Finding an affordable place to live is a huge problem for many teachers, particularly those working in areas where prices have risen sharply in the last few years. And it's not even as simple as having a starting salary that is dwarfed by the skyscraper prices.
Teachers start their first jobs after four years of student borrowing; it's not unknown for them to have debts which are as much as their annual salary. And when these teachers apply for mortgages, their debts are going to limit the amount they can borrow. So debt-ridden teachers can be stuck with the gloomy prospect of indefinite renting.
But there are now specialist mortgages that are aimed at recent graduates who would usually not get far with a mortgage application. For example, Scottish Widows has a graduate mortgage which offers a 102 per cent loan, and promises to be more understanding about credit histories, and to assess each case on its merits.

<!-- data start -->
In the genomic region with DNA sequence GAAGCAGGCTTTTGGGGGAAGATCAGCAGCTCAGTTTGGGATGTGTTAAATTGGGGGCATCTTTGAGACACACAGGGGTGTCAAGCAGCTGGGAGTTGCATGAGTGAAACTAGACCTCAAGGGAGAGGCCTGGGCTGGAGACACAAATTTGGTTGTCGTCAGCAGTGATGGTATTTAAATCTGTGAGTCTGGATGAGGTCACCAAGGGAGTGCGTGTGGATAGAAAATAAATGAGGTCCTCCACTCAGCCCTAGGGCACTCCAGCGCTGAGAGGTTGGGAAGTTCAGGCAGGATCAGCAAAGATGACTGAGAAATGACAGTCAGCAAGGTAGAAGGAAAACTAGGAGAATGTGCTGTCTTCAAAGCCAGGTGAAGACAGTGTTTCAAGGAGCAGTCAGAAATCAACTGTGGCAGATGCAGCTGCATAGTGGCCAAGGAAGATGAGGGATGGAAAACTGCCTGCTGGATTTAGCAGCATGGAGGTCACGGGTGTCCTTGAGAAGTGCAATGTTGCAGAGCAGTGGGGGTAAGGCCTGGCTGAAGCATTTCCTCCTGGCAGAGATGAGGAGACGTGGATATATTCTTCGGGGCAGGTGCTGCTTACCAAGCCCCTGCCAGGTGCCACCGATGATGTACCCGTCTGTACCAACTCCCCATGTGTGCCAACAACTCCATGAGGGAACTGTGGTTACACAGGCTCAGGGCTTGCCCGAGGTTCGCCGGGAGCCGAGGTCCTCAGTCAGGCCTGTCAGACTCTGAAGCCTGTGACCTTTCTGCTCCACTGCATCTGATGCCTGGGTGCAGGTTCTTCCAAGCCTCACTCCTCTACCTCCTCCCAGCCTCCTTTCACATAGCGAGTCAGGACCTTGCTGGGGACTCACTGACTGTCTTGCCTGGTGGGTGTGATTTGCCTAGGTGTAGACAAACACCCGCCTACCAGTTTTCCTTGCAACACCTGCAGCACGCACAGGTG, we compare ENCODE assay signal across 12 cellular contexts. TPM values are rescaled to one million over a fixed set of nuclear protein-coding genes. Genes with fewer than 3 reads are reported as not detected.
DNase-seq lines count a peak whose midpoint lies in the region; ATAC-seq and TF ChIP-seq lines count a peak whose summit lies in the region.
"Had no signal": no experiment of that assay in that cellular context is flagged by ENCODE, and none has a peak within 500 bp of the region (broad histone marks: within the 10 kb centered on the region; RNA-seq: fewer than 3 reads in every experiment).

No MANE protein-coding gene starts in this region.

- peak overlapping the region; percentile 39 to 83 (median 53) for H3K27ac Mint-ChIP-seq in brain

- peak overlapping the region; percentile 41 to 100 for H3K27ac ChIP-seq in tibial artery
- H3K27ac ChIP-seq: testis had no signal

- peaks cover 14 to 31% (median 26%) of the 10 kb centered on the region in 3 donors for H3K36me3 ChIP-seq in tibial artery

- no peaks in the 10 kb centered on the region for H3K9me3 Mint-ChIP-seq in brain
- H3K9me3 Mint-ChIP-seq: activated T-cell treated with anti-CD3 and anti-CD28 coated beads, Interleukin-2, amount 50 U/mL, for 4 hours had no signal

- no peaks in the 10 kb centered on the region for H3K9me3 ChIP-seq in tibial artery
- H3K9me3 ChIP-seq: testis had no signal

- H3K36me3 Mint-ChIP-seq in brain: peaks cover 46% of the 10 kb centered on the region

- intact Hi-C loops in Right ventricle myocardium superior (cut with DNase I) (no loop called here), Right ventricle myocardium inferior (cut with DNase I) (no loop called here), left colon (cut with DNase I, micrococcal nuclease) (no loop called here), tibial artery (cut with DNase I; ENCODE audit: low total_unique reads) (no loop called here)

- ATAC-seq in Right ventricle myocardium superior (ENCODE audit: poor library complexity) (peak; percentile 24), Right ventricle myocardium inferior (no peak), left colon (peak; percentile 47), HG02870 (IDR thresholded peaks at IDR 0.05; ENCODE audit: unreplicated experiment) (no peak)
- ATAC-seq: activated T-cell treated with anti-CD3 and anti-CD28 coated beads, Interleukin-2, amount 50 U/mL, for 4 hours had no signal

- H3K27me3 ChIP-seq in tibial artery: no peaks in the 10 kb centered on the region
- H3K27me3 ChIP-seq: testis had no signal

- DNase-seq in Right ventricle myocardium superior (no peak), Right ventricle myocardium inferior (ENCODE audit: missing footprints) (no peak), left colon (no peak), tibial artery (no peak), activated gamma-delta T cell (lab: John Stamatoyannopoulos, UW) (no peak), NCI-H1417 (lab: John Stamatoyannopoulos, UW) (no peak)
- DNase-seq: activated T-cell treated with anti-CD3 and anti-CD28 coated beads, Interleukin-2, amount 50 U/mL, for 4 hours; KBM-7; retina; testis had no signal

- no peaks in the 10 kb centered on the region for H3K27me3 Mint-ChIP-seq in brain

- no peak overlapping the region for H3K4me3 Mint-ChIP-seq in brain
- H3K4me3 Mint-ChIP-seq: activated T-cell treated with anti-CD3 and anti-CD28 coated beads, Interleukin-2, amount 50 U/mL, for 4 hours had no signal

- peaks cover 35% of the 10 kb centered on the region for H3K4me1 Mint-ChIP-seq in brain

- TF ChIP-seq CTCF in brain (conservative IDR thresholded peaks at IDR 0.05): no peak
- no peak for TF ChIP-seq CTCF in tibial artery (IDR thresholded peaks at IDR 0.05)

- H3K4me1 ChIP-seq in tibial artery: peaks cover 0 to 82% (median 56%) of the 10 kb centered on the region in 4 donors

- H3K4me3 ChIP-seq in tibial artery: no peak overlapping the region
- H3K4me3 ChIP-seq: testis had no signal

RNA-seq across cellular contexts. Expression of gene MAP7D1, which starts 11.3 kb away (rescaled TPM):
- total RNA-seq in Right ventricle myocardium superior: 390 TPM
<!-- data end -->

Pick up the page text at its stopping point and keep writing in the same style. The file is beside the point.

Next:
Offering to lend more than the asking price is a recognition that teachers who have graduated over the past seven years are unlikely to have sufficient savings to cover their legal costs and stamp duty.
Scottish Widows can lend up to five times a salary. And they are happy for parents to act as guarantors for a proportion of the debt, so allowing a higher lending limit. Gordon Bowden of Scottish Widows says that the emergence of such mortgages is a recognition of the massive problem facing people trying to get on to the property ladder.
But it also raises a number of questions. Even though it might be easier to borrow, it won't make paying back any easier. And collecting even bigger debts could be a depressing way of spending your twenties.
There is also uncertainty about the direction of the property market this year. Prices are not expected to rise as quickly as in 2002, and some analysts believe the market could fall sharply. And no one is going to want to stretch their budgets to breaking point for a property that is about to collapse in value.